- Frequently Asked Questions:
Do you have to already know karate?
Who is the instructor?
Is there a belt ranking system?
Is there fighting?
Is there self defense training during class?
Who can I contact for additional information?
Karate Club meets from 6:15 until 7:15 every Tuesday and Thursday night during the school year. The dojo is located in the Valencia Performing Arts Center building practically on WSU West Campus, students can take the shuttle from main campus. The Valencia Performing Arts Center is located on the corner of Vila and Howard St. (10th Street).
The style of martial arts we practice is Japan Karate-Do Shito-Ryu Genbu-kai. Shito-Ryu karate is a style of traditional Japanese karate, founded by Knwa Mabuni, who was a senior student of both Master Itosu (the founder of the Okinawan Shorin-Ryu style) and Master Higoanna (the founder of the Okinawan Goju-Ryu style). When Mabuni died in 1952, his senior students carried on his teachings through their own organizations. One of the students, Master Ryushu Sakagami, named his organization the Itosu-Kai. Shihan Fumio Demura, one of Master Sakagami’s senior students came to the United States in 1965 and worked to promote Shito-Ryu throughout the world. In 2001, Shihan Demura formed the Japan Karate-Do Genbu-kai. We belong to this organization, which currently has over 20,000 members in more than 30 countries. Winona State’s Karate Club is affiliated with Japan Karate-Do Genbu-kai of Minnesota. The Japan Karate-Do Genbu-kai is also affiliated with Shigeru Sawabe’s organization called the Shubo-kai.
A typical class begins with a ceremony in which students show respect for the teachers (the one present and the ones who came before), their seniors, and each other. This is done through Japanese formal bow. The ceremony also helps students prepare mentally for the training by giving them a separation between karate class and other activities. Next is warm up activities such as stretching, strength training with medicine balls, and endurance training.
Karate training is composed of three parts: kihon, kata, and kumite. Kihon (basics) training teaches techniques- how to stand, block, punch, and kick- first one technique at a time, then in combinations. Kata (forms) are prearranged combinations of techniques, practiced individually. Kata is the dictionary of karate and teaches the students to practice alone; it uses the technique of visualization that modern sports psychologists are using to improve athletic performance. Kumite (sparring) is training with another student to apply the techniques against an opponent. Each instructor structures his/her class individual and may choose to do additional training, such as self defense. Class ends with recital, in Japanese, of dojo-kun and an end-of class bowing ceremony.
Karate club is free to join. There are no club fees and the classes are free. The instructors volunteer their time and facilities for Karate club to use. The only coast a student may endure is if he/she chooses to test for a higher rank; each test costing only $20.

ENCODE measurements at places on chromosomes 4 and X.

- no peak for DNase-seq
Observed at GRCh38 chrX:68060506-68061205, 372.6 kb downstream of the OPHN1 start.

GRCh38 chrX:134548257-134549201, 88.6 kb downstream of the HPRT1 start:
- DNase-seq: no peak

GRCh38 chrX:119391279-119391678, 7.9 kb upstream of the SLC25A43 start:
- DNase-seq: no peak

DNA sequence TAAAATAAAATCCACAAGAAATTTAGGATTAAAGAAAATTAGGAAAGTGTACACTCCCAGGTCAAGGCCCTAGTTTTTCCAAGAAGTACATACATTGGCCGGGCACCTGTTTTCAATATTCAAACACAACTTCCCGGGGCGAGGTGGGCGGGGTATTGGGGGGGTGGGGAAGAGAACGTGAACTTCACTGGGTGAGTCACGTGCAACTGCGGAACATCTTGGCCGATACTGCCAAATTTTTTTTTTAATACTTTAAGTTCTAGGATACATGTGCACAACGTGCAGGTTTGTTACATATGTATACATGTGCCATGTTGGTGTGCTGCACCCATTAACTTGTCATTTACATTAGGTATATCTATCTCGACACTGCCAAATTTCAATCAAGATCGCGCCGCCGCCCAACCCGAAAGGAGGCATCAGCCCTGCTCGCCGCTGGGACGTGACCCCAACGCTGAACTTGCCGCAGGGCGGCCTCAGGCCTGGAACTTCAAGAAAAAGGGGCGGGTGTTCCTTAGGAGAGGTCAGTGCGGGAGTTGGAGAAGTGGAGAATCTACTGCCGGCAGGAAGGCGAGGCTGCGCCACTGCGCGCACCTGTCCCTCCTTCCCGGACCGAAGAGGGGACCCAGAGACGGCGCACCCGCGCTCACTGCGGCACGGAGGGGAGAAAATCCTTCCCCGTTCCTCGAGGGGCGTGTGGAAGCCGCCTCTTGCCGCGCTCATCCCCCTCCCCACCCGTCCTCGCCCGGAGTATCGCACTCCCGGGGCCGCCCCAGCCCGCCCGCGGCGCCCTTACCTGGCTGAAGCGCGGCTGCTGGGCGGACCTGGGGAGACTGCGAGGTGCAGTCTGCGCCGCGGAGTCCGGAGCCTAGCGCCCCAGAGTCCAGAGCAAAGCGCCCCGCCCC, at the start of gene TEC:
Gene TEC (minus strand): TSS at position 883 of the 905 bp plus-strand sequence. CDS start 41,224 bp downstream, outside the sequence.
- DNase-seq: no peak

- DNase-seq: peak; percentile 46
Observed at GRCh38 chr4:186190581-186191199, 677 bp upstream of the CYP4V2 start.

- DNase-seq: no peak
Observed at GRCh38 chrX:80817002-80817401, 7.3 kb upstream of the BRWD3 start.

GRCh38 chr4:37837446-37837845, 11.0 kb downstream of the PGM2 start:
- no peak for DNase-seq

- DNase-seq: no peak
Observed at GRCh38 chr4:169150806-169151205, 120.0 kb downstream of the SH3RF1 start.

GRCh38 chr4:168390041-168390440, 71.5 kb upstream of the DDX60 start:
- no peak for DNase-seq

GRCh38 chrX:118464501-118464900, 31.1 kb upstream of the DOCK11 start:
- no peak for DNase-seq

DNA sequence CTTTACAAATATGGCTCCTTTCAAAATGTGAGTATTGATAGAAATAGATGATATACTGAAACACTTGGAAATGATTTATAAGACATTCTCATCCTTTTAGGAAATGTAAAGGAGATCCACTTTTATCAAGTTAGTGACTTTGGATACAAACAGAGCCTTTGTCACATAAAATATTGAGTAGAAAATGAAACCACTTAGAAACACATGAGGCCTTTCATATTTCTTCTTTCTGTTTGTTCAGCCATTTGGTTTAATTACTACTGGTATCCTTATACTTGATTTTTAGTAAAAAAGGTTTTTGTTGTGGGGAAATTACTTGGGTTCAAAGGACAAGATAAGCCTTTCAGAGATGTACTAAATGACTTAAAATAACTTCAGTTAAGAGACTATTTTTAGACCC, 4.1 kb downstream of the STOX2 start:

There is no experience necessary. Most students start with little or no background in martial arts. There is also no obligation to come to every class. Of course, as with any sport, the more you practice the better you will become. So come and check out a few classes; if you don’t like it just stop coming, and if you do like it, bring friends!
The instructor (sensei) of karate club is Richmond McCluer. He started training in Shito-Ryu Karate at Winona State University in 1973. He is an instructor at the Japan Karate-Do Genbu Kai of Minnesota Dojo, where he also teaches Okinawan weapons and Japanese Swoard Arts. He is also a professor at Winona State teaching criminal law.
As students progress, their improvement, and our expectations of them is recognized by ranks. A belt system is used as a method of evaluating merit and development of students. A student’s rank is displayed by the belt they wear. There are 9 ranks before black belt in our style of martial arts and 4 different colored belts- you do not get a new colored belt each time you test. Each rank requires a test. Testing measures knowledge and level of technical proficiency in karate. It is optional to advance in rank. Tests are done approximately every 4 months, although higher ranks take more time to achieve. There is a testing fee of $20.
Karate Club practices a form of fighting/sparring called Kumite. Beginners practice a simulated fight in which there is no contact with punches or kicks except to block them. As students progress, more freestyle types of sparring are practices allowing light contact.
We try to incorporate basic self defense techniques into each class. The techniques that are taught are simple and effective; the goal being to stop an attacker so the victim can get away.
Any questions/concerns? Contact Ty Rohloff the Karate Club president through e-mail firstname.lastname@example.org